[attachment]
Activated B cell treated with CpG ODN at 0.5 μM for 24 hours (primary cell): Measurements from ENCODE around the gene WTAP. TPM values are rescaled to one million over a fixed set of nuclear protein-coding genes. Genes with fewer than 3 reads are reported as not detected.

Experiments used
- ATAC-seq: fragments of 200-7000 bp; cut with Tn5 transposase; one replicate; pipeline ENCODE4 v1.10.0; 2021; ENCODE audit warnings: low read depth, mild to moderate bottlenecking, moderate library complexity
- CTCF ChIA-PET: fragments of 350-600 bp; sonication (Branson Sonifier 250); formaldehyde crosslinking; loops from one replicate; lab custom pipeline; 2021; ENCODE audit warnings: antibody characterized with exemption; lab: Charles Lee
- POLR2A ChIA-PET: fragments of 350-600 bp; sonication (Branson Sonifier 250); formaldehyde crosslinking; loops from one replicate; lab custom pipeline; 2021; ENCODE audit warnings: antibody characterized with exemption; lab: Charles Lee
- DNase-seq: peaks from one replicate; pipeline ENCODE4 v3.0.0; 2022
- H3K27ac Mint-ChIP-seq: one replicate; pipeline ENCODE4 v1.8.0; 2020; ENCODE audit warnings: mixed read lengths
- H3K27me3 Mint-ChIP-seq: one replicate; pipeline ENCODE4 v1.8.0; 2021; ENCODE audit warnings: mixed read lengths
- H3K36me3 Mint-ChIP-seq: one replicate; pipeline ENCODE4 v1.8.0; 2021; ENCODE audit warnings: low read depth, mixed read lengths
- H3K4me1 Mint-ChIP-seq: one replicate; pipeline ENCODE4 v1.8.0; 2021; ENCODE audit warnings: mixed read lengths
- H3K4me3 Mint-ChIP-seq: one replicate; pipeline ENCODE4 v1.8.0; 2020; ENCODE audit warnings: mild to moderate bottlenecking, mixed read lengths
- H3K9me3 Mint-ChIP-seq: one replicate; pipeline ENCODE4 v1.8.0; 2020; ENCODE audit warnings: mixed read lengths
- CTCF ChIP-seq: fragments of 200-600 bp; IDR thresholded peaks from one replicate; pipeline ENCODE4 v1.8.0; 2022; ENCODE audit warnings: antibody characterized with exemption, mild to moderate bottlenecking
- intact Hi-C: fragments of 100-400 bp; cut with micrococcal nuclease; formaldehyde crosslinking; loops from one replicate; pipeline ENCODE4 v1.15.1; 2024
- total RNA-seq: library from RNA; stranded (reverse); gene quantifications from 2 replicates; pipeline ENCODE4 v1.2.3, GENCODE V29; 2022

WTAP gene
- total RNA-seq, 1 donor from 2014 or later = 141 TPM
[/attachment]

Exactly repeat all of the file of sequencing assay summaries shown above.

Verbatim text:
Activated B cell treated with CpG ODN at 0.5 μM for 24 hours (primary cell): Measurements from ENCODE around the gene WTAP. TPM values are rescaled to one million over a fixed set of nuclear protein-coding genes. Genes with fewer than 3 reads are reported as not detected.

Experiments used
- ATAC-seq: fragments of 200-7000 bp; cut with Tn5 transposase; one replicate; pipeline ENCODE4 v1.10.0; 2021; ENCODE audit warnings: low read depth, mild to moderate bottlenecking, moderate library complexity
- CTCF ChIA-PET: fragments of 350-600 bp; sonication (Branson Sonifier 250); formaldehyde crosslinking; loops from one replicate; lab custom pipeline; 2021; ENCODE audit warnings: antibody characterized with exemption; lab: Charles Lee
- POLR2A ChIA-PET: fragments of 350-600 bp; sonication (Branson Sonifier 250); formaldehyde crosslinking; loops from one replicate; lab custom pipeline; 2021; ENCODE audit warnings: antibody characterized with exemption; lab: Charles Lee
- DNase-seq: peaks from one replicate; pipeline ENCODE4 v3.0.0; 2022
- H3K27ac Mint-ChIP-seq: one replicate; pipeline ENCODE4 v1.8.0; 2020; ENCODE audit warnings: mixed read lengths
- H3K27me3 Mint-ChIP-seq: one replicate; pipeline ENCODE4 v1.8.0; 2021; ENCODE audit warnings: mixed read lengths
- H3K36me3 Mint-ChIP-seq: one replicate; pipeline ENCODE4 v1.8.0; 2021; ENCODE audit warnings: low read depth, mixed read lengths
- H3K4me1 Mint-ChIP-seq: one replicate; pipeline ENCODE4 v1.8.0; 2021; ENCODE audit warnings: mixed read lengths
- H3K4me3 Mint-ChIP-seq: one replicate; pipeline ENCODE4 v1.8.0; 2020; ENCODE audit warnings: mild to moderate bottlenecking, mixed read lengths
- H3K9me3 Mint-ChIP-seq: one replicate; pipeline ENCODE4 v1.8.0; 2020; ENCODE audit warnings: mixed read lengths
- CTCF ChIP-seq: fragments of 200-600 bp; IDR thresholded peaks from one replicate; pipeline ENCODE4 v1.8.0; 2022; ENCODE audit warnings: antibody characterized with exemption, mild to moderate bottlenecking
- intact Hi-C: fragments of 100-400 bp; cut with micrococcal nuclease; formaldehyde crosslinking; loops from one replicate; pipeline ENCODE4 v1.15.1; 2024
- total RNA-seq: library from RNA; stranded (reverse); gene quantifications from 2 replicates; pipeline ENCODE4 v1.2.3, GENCODE V29; 2022

WTAP gene
- total RNA-seq, 1 donor from 2014 or later = 141 TPM